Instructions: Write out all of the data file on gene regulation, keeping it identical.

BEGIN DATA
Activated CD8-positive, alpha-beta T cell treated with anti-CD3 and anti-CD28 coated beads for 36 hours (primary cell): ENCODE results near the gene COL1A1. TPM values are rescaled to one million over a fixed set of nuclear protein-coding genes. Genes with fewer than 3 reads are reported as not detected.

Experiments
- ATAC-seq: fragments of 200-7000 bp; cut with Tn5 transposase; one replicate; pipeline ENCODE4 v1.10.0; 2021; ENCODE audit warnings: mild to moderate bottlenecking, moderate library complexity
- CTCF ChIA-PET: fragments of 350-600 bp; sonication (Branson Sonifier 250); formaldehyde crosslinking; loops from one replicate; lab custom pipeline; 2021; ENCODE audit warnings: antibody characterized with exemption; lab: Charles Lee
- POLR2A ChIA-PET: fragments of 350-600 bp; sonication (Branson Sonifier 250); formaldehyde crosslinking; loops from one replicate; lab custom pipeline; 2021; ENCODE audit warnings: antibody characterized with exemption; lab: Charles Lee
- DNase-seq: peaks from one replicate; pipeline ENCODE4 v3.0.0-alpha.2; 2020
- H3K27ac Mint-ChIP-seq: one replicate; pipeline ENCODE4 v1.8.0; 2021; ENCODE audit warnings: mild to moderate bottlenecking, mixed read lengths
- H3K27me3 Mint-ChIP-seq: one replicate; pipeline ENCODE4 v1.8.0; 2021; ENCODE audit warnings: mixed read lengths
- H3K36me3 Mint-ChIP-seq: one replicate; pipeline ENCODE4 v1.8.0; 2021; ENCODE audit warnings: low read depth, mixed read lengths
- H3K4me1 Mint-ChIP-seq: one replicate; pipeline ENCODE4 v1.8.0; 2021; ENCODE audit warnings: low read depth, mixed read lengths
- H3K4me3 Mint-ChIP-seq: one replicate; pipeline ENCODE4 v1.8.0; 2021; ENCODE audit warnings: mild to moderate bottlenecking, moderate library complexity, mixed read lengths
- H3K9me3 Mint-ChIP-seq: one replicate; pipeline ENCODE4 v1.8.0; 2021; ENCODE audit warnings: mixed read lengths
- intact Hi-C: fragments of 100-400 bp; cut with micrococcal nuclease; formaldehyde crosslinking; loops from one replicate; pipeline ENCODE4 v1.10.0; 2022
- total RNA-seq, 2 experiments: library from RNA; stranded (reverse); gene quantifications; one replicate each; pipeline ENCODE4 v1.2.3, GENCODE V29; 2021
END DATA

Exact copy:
Activated CD8-positive, alpha-beta T cell treated with anti-CD3 and anti-CD28 coated beads for 36 hours (primary cell): ENCODE results near the gene COL1A1. TPM values are rescaled to one million over a fixed set of nuclear protein-coding genes. Genes with fewer than 3 reads are reported as not detected.

Experiments
- ATAC-seq: fragments of 200-7000 bp; cut with Tn5 transposase; one replicate; pipeline ENCODE4 v1.10.0; 2021; ENCODE audit warnings: mild to moderate bottlenecking, moderate library complexity
- CTCF ChIA-PET: fragments of 350-600 bp; sonication (Branson Sonifier 250); formaldehyde crosslinking; loops from one replicate; lab custom pipeline; 2021; ENCODE audit warnings: antibody characterized with exemption; lab: Charles Lee
- POLR2A ChIA-PET: fragments of 350-600 bp; sonication (Branson Sonifier 250); formaldehyde crosslinking; loops from one replicate; lab custom pipeline; 2021; ENCODE audit warnings: antibody characterized with exemption; lab: Charles Lee
- DNase-seq: peaks from one replicate; pipeline ENCODE4 v3.0.0-alpha.2; 2020
- H3K27ac Mint-ChIP-seq: one replicate; pipeline ENCODE4 v1.8.0; 2021; ENCODE audit warnings: mild to moderate bottlenecking, mixed read lengths
- H3K27me3 Mint-ChIP-seq: one replicate; pipeline ENCODE4 v1.8.0; 2021; ENCODE audit warnings: mixed read lengths
- H3K36me3 Mint-ChIP-seq: one replicate; pipeline ENCODE4 v1.8.0; 2021; ENCODE audit warnings: low read depth, mixed read lengths
- H3K4me1 Mint-ChIP-seq: one replicate; pipeline ENCODE4 v1.8.0; 2021; ENCODE audit warnings: low read depth, mixed read lengths
- H3K4me3 Mint-ChIP-seq: one replicate; pipeline ENCODE4 v1.8.0; 2021; ENCODE audit warnings: mild to moderate bottlenecking, moderate library complexity, mixed read lengths
- H3K9me3 Mint-ChIP-seq: one replicate; pipeline ENCODE4 v1.8.0; 2021; ENCODE audit warnings: mixed read lengths
- intact Hi-C: fragments of 100-400 bp; cut with micrococcal nuclease; formaldehyde crosslinking; loops from one replicate; pipeline ENCODE4 v1.10.0; 2022
- total RNA-seq, 2 experiments: library from RNA; stranded (reverse); gene quantifications; one replicate each; pipeline ENCODE4 v1.2.3, GENCODE V29; 2021